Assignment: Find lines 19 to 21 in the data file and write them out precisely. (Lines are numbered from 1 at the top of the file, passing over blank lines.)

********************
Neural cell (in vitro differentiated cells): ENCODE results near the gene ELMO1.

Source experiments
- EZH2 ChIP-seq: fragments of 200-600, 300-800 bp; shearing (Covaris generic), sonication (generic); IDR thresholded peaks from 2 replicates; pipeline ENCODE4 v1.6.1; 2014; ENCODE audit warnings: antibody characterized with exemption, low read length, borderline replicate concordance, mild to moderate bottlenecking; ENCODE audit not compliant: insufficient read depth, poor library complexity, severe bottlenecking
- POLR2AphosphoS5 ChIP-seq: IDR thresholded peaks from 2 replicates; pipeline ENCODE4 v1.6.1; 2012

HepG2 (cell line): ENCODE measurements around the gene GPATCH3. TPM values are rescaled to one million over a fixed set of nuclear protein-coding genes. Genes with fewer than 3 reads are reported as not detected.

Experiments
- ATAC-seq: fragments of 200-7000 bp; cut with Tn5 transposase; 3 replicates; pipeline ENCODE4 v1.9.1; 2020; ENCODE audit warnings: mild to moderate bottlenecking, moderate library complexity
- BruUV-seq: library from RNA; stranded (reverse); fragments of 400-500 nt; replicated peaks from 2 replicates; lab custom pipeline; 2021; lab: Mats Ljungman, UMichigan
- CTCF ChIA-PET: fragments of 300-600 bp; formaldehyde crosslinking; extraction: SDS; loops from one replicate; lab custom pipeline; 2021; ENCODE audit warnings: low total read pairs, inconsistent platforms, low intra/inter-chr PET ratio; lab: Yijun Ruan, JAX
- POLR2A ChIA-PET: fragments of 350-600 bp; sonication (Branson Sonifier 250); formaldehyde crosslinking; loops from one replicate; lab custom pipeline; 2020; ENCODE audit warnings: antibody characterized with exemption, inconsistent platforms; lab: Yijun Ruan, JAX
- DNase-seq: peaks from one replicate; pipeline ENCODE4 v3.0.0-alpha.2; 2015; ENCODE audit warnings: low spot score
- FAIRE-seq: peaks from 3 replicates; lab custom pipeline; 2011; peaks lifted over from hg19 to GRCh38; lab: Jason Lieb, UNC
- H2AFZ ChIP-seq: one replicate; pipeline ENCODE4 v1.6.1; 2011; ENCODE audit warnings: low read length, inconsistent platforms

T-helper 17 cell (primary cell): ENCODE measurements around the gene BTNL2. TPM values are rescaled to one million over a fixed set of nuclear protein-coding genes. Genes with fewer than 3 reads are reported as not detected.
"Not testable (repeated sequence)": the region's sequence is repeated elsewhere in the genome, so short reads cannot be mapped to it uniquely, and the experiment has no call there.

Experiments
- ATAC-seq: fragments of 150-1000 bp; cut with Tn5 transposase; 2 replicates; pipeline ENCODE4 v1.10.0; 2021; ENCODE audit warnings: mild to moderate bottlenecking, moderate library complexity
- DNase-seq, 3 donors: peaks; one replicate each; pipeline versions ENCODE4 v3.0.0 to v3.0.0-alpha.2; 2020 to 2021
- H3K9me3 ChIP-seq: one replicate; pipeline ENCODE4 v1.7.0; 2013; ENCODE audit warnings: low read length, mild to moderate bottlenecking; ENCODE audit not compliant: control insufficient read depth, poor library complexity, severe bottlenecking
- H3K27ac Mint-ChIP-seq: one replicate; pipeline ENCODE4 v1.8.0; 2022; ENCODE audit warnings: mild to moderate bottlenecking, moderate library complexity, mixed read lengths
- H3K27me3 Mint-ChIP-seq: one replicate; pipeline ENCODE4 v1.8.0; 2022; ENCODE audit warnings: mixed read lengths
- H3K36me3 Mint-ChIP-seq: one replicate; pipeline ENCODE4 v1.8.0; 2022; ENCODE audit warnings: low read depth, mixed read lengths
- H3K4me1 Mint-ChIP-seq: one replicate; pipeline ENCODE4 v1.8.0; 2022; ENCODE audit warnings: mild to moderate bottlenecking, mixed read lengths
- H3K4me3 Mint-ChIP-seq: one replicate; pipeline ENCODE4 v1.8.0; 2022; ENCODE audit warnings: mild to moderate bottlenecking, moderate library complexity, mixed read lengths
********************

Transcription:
- H3K9me3 ChIP-seq: one replicate; pipeline ENCODE4 v1.7.0; 2013; ENCODE audit warnings: low read length, mild to moderate bottlenecking; ENCODE audit not compliant: control insufficient read depth, poor library complexity, severe bottlenecking
- H3K27ac Mint-ChIP-seq: one replicate; pipeline ENCODE4 v1.8.0; 2022; ENCODE audit warnings: mild to moderate bottlenecking, moderate library complexity, mixed read lengths
- H3K27me3 Mint-ChIP-seq: one replicate; pipeline ENCODE4 v1.8.0; 2022; ENCODE audit warnings: mixed read lengths